The Congress Thursday said it was "dissatisfied" with the outcome of the GST Council meeting and accused the Centre of adopting a majoritarian approach and thrusting "solutions" on states.
The finance ministers of Congress-ruled states are not happy with the outcome of GST Council meeting as decisions were thrust upon them by the Centre, Punjab's FM Manpreet Badal said at a virtual press conference after the GST Council meeting.
"We are not happy at the outcome. But, we have no choice," he said. Puducherry Chief Minister V Narayanasamy, who represented the Union Territory at the meeting as he also holds the finance portfolio, said it is unfortunate the Centre was not helping the revenue-starved states by honouring its commitment to pay them GST compensation at 14 per cent.
Reacting to Union Finance Minister Nirmala Sitharaman's proposal that the states should borrow to make for the losses on account of non-payment of GST compensation, Congress representatives at the meeting said it should not be "forced" on them as they would have to discuss the proposal with their respective Cabinets and legislatures.
Badal, who opened the discussions from the Congress side, sought activation of the disputes resolution mechanism in the Council as provided for in Article 279 of the Constitution.
"I appeal to the Centre that if some states are not agreeable to their proposals, they should not force the solutions on states. The Centre should activate the dispute resolution mechanism in the GST Council, so that states have legal recourse to what they do not agree upon," he said at a virtual press conference.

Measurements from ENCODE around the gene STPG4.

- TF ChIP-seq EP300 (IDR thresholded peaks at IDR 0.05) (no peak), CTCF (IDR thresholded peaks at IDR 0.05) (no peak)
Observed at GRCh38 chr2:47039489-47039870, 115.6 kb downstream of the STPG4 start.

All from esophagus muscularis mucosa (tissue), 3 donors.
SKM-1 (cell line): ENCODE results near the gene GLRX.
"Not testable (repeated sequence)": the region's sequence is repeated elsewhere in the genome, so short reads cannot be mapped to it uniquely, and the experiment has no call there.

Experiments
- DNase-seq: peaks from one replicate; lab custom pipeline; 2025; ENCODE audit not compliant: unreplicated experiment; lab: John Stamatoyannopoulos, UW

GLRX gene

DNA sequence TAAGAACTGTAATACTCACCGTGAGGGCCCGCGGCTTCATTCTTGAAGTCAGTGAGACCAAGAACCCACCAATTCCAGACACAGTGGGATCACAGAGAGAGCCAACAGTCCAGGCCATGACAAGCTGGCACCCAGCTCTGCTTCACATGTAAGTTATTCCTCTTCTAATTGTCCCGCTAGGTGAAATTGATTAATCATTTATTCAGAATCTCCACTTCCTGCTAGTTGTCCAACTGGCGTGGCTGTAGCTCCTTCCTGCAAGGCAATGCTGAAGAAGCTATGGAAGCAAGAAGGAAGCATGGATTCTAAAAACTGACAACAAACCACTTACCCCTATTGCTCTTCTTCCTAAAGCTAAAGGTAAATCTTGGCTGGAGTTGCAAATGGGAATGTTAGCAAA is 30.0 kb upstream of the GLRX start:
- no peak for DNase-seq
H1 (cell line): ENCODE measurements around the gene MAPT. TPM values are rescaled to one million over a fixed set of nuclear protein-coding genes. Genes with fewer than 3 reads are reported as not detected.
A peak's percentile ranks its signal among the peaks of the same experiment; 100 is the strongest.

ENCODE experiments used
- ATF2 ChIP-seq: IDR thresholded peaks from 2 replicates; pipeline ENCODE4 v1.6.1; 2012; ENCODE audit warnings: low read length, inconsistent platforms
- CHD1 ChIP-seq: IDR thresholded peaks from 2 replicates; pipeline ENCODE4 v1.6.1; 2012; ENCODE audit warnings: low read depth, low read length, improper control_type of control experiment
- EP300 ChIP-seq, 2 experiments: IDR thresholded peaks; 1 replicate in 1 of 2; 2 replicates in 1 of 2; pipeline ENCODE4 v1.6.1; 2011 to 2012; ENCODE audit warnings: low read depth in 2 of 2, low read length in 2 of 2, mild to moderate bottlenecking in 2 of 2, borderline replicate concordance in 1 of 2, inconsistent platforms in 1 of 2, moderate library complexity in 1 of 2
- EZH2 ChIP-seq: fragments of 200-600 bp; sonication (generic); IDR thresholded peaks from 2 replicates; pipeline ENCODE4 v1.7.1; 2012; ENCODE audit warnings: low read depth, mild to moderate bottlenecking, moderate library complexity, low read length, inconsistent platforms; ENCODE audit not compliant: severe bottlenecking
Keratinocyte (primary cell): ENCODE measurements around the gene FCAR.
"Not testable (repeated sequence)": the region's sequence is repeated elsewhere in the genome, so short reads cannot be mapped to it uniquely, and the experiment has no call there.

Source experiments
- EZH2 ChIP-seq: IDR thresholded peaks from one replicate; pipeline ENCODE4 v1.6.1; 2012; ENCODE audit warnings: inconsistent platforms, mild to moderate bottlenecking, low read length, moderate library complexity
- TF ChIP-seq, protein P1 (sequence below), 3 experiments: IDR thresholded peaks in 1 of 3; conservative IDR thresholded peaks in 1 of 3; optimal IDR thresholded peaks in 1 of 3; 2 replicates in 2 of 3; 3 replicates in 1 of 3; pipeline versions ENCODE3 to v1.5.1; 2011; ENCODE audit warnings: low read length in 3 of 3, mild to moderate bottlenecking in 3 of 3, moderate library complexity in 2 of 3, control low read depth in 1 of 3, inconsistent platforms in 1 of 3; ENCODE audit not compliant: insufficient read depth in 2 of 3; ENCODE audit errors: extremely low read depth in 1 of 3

Badal said the meeting did not take place in a very cordial atmosphere as there is a trust deficit. "We saw a trust deficit. The meeting did not progress in a very cordial atmosphere. The Attorney General's comments were read out to communicate that the Centre had no legal commitment in the matter. We wonder why the AG's views were not circulated to us," he said.
Chhattisgarh Finance Minister TS Singh Deo said there is a sad state of affairs in the GST Council as it is increasingly yielding to majoritarianism instead of being consensual. He said earlier any dissenting voice was being heard and redressed, but no longer.
Narayanasamy said there is a serious flaw in the GST Act as producing states are losing and consuming states are at an advantage under the present GST regime and that the central government should look into it.